Up yours Aspirational Saps! You’re going to lose a lot of money next year. In Northern Ireland, average house prices are around £250k. So Aspirational Saps may lose out to the tune of £17,500.
The City has got some form in this area. So I’m quite sure a glut of London City cannibals, sorry traders, are going to make a mint out of Aspirational Saps as they circle the financial plughole.
Our economy is founded on those shakey twin pillars of housing market and financial services. We all know that housing market growth is built on banks lending to the Aspirational Saps. And we all know that those banks need to generate liquidity by investing in stock, which in turn makes London’s City Chaps happy. Notch one up to the City Chaps.
And now that bank lending is tightening up, apparently a mint is to be made by now betting against the housing market. Notch another one up for the City Chaps. Aspirational Saps are yet to score.
The financial services industry, which is clustered around London, seems well able to take care of itself. City chaps will do okay, they always do. But how do regional economies survive a credit crunch and depressed housing market?
Our economy isn’t in good shape. Lots of bollocks is spouted about our mixed economy. That mix looks to me like administrative and low-grade service sector work for indigenous workers, and production line drudgery for migrant labour. Where are the high-end jobs in the value-add bracket we were promised?
Victoria Square adds to the problem. Retail employs a lot of people here. Multiples and SMEs employ large numbers of people; they pay workers wages, then relieve workers of wages as customers. Nothing wrong with that, except it’s another cannabilising industry gorging on itself. The grandeur of Victoria Square should not be mistaken for anything more than a multi-million pound mausoleum for the local economy.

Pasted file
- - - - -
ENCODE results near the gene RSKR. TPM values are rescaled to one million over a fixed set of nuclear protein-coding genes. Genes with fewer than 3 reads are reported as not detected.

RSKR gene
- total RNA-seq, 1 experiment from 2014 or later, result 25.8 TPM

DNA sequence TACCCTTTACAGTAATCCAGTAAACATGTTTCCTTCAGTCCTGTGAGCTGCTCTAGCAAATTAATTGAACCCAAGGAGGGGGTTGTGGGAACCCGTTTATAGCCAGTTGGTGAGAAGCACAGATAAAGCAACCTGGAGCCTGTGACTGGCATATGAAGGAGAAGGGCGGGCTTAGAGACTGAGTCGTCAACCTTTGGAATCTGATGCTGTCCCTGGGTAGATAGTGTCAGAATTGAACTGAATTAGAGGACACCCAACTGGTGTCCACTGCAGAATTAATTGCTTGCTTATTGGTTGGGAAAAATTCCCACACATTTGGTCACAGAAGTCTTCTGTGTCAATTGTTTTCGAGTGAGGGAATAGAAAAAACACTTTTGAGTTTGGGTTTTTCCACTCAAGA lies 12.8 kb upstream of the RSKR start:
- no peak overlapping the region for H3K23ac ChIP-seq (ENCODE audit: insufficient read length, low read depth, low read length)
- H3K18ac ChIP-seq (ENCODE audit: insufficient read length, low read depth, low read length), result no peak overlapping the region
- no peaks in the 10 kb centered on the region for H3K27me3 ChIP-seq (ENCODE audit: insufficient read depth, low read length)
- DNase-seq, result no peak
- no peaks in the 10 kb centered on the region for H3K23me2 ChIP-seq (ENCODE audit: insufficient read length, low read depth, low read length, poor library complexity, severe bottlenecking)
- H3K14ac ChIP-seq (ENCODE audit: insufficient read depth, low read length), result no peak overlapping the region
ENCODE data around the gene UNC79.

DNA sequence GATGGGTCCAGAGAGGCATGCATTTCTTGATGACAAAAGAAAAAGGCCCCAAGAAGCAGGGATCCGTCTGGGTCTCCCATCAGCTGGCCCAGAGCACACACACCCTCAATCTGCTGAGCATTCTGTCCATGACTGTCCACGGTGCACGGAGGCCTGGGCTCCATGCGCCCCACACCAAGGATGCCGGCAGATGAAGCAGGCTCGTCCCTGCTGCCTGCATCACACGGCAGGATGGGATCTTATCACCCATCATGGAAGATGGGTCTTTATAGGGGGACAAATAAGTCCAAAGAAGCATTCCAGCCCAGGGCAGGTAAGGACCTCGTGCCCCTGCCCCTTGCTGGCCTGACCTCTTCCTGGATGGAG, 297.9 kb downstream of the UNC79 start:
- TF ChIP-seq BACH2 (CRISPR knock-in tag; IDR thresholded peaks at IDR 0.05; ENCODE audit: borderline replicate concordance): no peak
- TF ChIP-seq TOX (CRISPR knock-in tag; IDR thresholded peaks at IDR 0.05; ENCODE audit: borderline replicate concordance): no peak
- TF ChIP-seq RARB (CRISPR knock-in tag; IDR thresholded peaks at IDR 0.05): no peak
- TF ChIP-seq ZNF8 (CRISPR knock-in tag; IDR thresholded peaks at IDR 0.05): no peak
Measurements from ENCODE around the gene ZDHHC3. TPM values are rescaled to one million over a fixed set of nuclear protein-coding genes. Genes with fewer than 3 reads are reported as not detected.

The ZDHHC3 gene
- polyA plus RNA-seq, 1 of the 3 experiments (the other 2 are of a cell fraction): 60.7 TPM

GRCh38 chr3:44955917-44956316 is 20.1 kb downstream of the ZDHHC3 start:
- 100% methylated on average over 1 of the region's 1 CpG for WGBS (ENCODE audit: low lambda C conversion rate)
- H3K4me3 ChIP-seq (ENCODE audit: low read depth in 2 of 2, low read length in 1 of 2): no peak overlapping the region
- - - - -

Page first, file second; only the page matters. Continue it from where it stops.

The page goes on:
We have a stunning array of service sector outlets that are attempting to find new ways to relieve comparatively poorly paid NI workers of what little cash they have left after the mortgage lender, HSBC-type creditor and Tick Man have been at them.
We’re in trouble. We do not have a significant wealth-generating sector. Sadly, I suspect the DFP thinks that this desperately needed wealth-creating sector must be tourism. Not very inspiring.
Staff at Bobballs firmly believe that 2008 will not be a good year for the local economy. What about all that knowledge-led economy guff? Where’s the wealth-creating tax package?
Unfettered capitalism is pretty unpleasant. City Chaps intend to profiteer off housing market misery in the regional economy. Central intervention is needed. But who’s fighting for the Aspirational Saps? Are they valuable only in so far as they absorb price increases? Aspirational Saps beg definition as tough, though disposable, economic Handy Andies – good for every time there’s a messy little price splurge from utilities and food and energy producers.
Tired of getting squeezed? When do we get to notch one up for the good guys?
UPDATE: Bobballs occasionally scoops the big boys. And, yes, even in self-piteous, middle-class angst we scooped the big boys yet again. A full 24 hours after Bobballs felt sorry for himself here, we learn that Mr Average is now £33,000 in debt (The Daily Telegraph); that a housing market crash is on the way (The News Letter); that it’s going to be a really cold Christmas for staff at Bobballs (The Guardian Unlimited). Which was bad enough without this disturbing revelation from the Bridlington Free Press.